The Greatest Porsche Engineer, Hans Mezger, Has Passed Away
It’s rare for us here at Supercars.net to post any news other than the most exciting new cars, the latest and greatest. Yet, today, we must take a somber tone.
Hans Mezger has passed away at the age of 90 on June 10, 2020.
For those not familiar with the history this man had his special touch on, it is fair to say that without him, Porsche itself and especially the Porsche Motorsport Department would not be where it is today.
He was born on November 18, 1929, in a small village on the outskirts of Stuttgart, Germany. He attended the University of Stuttgart and graduated with a degree in Mechanical Engineering.
He joined Porsche in 1956, initially as part of the Calculations Department. Despite the boring name, this department was where valve timings, valve control systems, firing orders, injection sequencing, and pretty much anything to do with the engine were calculated, often by hand using a slide rule and several sheets of lined paper.
Ferdinand Piech noticed his skill and excellence in engineering, and in the 1960’s personally moved him to the Porsche Formula 1 team, where he was responsible for engine and chassis design. In 1962, Mezger’s Type 753 1.5 liter eight-cylinder engine, in his Type 804 chassis, won a Formula 1 Grand Prix. It was Porsches only F1 win.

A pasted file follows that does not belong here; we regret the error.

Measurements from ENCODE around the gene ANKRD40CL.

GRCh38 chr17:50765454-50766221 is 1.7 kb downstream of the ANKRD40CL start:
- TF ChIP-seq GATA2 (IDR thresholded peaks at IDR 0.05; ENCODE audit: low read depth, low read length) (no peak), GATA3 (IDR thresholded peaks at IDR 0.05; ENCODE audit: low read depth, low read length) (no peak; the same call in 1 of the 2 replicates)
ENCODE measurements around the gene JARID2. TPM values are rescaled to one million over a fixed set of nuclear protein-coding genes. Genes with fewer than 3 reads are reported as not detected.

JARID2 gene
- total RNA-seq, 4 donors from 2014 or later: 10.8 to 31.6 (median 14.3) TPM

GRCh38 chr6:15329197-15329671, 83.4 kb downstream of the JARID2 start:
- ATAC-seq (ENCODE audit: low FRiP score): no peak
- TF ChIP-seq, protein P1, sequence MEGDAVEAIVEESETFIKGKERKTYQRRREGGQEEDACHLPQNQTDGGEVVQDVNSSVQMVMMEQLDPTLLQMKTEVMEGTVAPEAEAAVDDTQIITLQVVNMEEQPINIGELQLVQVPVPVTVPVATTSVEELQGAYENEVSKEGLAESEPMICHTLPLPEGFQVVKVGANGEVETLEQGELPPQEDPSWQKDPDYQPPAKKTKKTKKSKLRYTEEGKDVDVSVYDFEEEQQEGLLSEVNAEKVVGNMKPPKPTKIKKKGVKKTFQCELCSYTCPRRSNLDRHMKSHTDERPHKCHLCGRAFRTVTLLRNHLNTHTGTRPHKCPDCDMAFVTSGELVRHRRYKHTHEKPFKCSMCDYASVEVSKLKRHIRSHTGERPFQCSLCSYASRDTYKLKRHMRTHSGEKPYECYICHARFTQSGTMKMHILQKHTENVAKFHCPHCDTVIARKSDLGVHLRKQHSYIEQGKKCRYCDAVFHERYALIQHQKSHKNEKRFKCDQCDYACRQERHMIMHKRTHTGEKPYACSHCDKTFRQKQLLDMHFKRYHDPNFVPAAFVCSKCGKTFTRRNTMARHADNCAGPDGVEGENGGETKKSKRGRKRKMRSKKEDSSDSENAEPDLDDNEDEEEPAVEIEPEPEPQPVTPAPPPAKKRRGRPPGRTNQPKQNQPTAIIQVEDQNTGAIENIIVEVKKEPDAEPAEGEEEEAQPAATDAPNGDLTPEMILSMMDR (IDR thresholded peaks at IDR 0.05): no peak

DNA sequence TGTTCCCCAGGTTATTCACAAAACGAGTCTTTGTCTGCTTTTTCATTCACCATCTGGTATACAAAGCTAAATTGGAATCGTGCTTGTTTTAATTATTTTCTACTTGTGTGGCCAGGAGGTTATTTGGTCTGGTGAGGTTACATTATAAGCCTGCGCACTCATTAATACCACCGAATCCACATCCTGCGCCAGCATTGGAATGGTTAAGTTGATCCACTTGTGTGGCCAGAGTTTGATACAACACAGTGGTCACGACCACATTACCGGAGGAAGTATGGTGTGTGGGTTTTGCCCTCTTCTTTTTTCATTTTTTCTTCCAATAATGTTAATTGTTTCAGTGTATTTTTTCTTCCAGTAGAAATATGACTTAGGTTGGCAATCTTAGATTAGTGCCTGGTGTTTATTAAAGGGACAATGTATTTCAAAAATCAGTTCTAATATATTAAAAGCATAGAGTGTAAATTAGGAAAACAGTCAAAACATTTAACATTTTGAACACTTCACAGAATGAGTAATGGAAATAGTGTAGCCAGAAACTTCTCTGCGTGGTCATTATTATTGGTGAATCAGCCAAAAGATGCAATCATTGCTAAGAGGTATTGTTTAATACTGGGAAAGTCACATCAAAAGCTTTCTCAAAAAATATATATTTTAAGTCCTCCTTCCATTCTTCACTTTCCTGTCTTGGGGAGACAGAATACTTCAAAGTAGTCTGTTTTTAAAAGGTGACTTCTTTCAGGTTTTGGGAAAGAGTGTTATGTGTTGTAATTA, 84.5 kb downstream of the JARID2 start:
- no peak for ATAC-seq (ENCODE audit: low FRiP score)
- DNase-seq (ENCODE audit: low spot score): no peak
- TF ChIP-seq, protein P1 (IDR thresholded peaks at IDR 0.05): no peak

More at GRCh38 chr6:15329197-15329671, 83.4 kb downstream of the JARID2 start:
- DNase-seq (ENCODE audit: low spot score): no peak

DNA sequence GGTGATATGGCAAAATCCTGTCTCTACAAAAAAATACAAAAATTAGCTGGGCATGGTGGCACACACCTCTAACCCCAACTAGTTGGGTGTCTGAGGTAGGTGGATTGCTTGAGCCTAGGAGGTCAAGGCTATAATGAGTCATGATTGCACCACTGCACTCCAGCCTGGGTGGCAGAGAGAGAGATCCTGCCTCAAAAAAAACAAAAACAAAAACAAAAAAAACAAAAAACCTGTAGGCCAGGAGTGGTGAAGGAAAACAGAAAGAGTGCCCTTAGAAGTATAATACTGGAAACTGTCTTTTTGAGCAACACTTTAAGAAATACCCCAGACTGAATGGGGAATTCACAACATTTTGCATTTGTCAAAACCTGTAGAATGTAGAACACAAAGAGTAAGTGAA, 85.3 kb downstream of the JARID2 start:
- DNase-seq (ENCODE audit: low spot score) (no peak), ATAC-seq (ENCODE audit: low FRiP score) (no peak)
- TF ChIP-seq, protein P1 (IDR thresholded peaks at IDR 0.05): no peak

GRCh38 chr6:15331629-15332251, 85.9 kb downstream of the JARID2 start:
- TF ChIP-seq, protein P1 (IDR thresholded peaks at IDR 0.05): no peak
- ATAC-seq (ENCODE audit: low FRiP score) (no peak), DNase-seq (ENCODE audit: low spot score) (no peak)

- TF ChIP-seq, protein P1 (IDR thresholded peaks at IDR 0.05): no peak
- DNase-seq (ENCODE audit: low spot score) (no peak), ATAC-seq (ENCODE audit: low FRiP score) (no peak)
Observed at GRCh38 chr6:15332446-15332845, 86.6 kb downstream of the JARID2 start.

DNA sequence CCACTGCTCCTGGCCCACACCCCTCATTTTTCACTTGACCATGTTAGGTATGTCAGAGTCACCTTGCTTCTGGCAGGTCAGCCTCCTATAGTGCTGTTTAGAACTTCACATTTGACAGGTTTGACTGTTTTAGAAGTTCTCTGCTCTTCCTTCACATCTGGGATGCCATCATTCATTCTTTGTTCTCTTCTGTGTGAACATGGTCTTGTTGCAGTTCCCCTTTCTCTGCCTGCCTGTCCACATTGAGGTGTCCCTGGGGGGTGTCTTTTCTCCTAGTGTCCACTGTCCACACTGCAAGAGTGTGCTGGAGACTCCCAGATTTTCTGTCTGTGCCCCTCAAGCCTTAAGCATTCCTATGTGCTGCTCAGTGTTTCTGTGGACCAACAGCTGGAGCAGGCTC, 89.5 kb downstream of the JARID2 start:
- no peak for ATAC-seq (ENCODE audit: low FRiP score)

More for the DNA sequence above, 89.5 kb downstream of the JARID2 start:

Then came his most notable, and most important contribution. While still continuing to design race cars and race engines, with legends such at the 910, the 917Land the 917K under his belt, he was asked to design an air-cooled, flat-six engine that would be the heart of a new type of Porsche coupe, a 2+2 with the engine hanging out the rear.
Throwing his extensive calculation and motorsports expertise into the project, Mezger’s first engine was the Type 901. After a few revisions and modifications to make more power and keep the engine cooler, he rolled out the Type 911 engine.
There, in a word, is Mezger’s impact on Porsche. He was the engineer that designed and built an engine so pure, so perfect, that Porsche named the car after the engine code.
And I am sure that many of you out there will join us in celebrating his life with either a drive in your own Porsche 911 or a somber moment to reflect on how one man brought forth one of the greatest engines ever designed, so good that the same basic design is still used in the latest Type 992 Porsche 911’s.